Fig. 4: bluenanta.com species ancestors display

Fig. 4: bluenanta.com species ancestors display

In plain terms, it just means that there is a bunch of Phalaenopsis-type Dendrobium species that were used to make this plant.

Now that we know more about the history of this plant lets go over what I like so much about it. First off, this plant is a miniature. While it is very impressive having a massive 6ft tall Dendrobium in bloom, this plant tops out at 8”-10” inches making it a perfect size for windowsills. Next, the care for this thing is easy. For my growing conditions I grow under LED lights for 14hrs a day at a humidity between 40-70 percent. It does need some higher light, similar what you would give a cattleya. I try to water twice a week, and if I have time I fertilize once a week at quarter strength an hour after watering. As far as flowering goes I bought it in bloom in late July and it threw out its latest spike in the middle November. Also, it sets out two spikes per cane. The thing has been in bloom for 6 months! The flowers last about 3-4 months but do pale with time. This may be due to the exposure to lights however. Overall, as a grower who’s been into orchids for 3 years I highly recommend this plant.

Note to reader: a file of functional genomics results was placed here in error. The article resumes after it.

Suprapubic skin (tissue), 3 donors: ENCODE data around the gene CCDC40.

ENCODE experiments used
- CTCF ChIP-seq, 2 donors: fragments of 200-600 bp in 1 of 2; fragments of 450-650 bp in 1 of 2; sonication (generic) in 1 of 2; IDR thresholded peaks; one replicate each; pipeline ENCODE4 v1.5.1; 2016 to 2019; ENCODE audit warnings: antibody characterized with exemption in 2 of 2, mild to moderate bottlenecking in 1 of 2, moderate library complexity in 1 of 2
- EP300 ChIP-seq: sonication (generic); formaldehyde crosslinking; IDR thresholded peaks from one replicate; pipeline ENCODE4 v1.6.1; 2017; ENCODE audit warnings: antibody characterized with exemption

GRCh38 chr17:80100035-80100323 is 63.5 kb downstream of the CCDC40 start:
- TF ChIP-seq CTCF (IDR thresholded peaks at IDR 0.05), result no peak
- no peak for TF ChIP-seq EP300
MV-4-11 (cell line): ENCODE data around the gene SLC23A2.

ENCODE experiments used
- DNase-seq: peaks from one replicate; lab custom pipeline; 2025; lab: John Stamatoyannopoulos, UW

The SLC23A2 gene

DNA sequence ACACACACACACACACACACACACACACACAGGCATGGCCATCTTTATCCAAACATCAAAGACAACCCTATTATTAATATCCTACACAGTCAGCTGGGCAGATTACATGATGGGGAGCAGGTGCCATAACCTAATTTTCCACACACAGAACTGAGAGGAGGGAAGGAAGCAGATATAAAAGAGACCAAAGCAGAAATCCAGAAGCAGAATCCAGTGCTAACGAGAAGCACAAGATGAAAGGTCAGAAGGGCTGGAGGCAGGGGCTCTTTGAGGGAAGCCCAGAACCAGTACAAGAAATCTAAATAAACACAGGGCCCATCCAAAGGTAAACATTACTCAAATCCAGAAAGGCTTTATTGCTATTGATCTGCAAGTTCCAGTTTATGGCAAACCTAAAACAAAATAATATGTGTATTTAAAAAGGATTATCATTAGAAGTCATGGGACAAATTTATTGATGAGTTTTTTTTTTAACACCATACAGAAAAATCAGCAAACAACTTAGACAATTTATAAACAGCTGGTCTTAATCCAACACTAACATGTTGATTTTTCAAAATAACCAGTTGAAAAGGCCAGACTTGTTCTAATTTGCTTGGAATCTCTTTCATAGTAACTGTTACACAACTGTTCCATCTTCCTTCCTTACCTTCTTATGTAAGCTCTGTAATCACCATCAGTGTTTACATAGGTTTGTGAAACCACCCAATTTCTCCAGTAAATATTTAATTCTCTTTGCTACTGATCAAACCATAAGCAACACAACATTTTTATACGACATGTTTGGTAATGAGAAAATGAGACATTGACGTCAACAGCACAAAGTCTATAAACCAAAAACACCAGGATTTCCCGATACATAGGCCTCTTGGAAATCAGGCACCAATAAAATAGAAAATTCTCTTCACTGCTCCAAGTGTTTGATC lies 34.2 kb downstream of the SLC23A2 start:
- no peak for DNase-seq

References

www.bluenanta.com
www.marlowsorchids.com
www.orchids.com
www.goldcountryorchids.com

About the author: